Renee Roman Nose: Some history of the ancient game of Sla-hal

"Sla-hal, to Native people of today, is a game. Sometimes called stick game or bone game, a gambling game that once determined territory and settled disputes and where friends and family now come together to play, to sing, to laugh, and to compete. On May 5, it was featured yet again as people came together from many walks of life to share the discovery made by Dr. Carl E. Gustafson, validated by carbon dating in October of 2011, and celebrated by Tribal leaders and community members from the Pacific Northwest and Alaska.

Seattle Pacific University was a gracious host for the gathering, which in typical Native fashion, included speakers from many nations, political and spiritual, as well as noted academics from Seattle Pacific University and other area institutions.

On May 27, 1987, Dr. Gustafson, or Gus as he prefers to be called, was part of a team that discovered something amazing. While it has taken decades to prove the validity of the find, a mastodon that was found very far from it’s usual territory, the real mystery was in what was found with the animal remains. Not only was there a spear point that has been proven to be man made and to have come from the bones of another mastodon, also found with the remains of the wandering animal were bones that have been positively identified by area Tribal members as Sla-hal pieces."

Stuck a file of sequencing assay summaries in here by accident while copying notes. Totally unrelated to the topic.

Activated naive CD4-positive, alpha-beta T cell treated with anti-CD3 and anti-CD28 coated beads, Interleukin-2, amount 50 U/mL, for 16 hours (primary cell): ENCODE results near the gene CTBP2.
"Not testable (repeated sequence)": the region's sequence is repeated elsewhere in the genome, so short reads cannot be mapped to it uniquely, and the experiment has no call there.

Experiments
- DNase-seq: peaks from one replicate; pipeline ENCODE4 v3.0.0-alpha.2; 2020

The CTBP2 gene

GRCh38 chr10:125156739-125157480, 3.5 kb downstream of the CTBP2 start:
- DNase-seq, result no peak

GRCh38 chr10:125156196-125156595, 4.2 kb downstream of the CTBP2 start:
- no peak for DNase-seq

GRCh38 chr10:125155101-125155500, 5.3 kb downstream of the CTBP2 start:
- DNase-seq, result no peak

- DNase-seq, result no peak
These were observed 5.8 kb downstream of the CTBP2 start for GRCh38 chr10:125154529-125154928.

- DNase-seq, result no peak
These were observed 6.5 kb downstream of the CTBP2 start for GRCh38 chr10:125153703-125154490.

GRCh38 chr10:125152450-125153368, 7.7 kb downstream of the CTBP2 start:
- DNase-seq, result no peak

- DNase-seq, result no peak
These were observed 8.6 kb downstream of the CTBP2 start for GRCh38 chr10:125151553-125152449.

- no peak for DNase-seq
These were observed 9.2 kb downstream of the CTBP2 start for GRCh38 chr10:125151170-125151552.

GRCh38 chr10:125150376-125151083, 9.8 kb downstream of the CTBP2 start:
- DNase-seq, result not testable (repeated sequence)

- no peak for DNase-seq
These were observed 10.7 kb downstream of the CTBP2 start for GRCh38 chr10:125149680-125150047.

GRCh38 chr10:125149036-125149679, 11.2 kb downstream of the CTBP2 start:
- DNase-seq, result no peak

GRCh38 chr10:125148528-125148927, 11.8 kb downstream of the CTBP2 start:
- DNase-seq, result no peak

Get the Story:
Renee Roman Nose: An Oral History of the Ancient Game of Sla-Hal: Man Versus Animals (Indian Country Today 5/27)

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Washington tribes claim mastodon bones as link to culture (5/7)

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